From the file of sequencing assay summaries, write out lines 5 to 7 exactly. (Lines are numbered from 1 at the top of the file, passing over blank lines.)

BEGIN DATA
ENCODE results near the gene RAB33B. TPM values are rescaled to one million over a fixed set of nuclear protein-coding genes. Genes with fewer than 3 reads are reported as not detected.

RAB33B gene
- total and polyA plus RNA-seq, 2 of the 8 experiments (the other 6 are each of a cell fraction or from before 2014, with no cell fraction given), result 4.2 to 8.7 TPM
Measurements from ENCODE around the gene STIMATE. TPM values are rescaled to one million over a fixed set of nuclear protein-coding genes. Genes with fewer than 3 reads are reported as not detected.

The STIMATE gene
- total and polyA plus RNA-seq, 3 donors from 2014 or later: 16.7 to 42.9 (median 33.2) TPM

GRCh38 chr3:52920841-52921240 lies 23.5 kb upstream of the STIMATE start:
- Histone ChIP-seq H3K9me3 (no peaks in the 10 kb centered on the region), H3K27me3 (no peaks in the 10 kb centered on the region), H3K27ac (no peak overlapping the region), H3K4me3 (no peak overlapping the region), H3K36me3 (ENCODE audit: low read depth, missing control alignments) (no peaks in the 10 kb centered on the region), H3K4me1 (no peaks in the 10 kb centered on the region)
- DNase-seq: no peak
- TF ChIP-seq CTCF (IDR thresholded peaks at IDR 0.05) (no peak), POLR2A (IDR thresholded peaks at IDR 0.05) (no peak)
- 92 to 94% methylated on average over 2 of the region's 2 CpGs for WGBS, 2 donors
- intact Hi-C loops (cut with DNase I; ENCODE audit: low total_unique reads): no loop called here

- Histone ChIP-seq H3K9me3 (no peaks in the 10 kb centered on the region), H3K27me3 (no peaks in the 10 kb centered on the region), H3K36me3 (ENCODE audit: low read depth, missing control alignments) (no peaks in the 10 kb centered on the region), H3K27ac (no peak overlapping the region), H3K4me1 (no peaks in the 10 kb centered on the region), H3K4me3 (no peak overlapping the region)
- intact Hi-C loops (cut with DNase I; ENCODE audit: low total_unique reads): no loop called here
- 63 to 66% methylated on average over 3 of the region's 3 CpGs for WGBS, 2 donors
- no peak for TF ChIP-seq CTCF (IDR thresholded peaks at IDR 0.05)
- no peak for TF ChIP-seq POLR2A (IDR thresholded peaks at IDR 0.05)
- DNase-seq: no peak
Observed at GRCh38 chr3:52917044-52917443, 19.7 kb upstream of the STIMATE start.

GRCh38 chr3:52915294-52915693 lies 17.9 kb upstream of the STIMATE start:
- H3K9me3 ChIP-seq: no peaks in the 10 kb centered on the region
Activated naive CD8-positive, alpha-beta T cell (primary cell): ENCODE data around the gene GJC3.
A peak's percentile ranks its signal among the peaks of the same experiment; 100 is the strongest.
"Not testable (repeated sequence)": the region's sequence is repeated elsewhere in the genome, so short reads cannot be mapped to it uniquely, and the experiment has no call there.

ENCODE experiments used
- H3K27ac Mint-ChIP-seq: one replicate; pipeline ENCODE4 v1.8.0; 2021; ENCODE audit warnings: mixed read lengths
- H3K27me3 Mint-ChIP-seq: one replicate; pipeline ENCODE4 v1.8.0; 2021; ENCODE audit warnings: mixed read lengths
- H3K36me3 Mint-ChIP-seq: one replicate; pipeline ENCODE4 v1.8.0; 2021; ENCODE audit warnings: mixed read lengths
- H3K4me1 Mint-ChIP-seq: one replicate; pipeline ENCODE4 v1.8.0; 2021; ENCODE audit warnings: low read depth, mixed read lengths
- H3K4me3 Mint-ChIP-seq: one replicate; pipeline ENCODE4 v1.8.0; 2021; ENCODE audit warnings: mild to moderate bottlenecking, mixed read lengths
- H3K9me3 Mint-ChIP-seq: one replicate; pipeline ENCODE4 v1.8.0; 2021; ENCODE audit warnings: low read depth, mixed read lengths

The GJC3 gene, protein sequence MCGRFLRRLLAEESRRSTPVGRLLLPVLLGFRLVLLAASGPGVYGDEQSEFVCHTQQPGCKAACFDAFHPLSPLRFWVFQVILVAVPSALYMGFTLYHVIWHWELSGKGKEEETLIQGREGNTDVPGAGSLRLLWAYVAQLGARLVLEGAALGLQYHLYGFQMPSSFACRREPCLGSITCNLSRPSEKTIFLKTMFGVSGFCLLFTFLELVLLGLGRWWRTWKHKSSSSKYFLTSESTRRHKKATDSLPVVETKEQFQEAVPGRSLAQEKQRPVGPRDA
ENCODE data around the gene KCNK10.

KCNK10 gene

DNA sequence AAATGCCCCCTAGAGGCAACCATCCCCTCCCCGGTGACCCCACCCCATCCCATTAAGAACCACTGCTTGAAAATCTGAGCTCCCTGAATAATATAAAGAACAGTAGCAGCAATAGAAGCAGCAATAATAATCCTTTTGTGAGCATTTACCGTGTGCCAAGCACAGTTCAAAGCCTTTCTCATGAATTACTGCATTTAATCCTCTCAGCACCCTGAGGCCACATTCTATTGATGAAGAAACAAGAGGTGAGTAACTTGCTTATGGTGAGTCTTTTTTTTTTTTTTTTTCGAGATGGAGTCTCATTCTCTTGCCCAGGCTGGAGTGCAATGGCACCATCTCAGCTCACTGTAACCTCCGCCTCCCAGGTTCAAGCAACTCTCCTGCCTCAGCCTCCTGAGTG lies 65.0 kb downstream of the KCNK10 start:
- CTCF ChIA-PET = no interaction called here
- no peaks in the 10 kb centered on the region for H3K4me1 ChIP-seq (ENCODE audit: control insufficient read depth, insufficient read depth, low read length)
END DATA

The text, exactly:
The STIMATE gene
- total and polyA plus RNA-seq, 3 donors from 2014 or later: 16.7 to 42.9 (median 33.2) TPM

GRCh38 chr3:52920841-52921240 lies 23.5 kb upstream of the STIMATE start: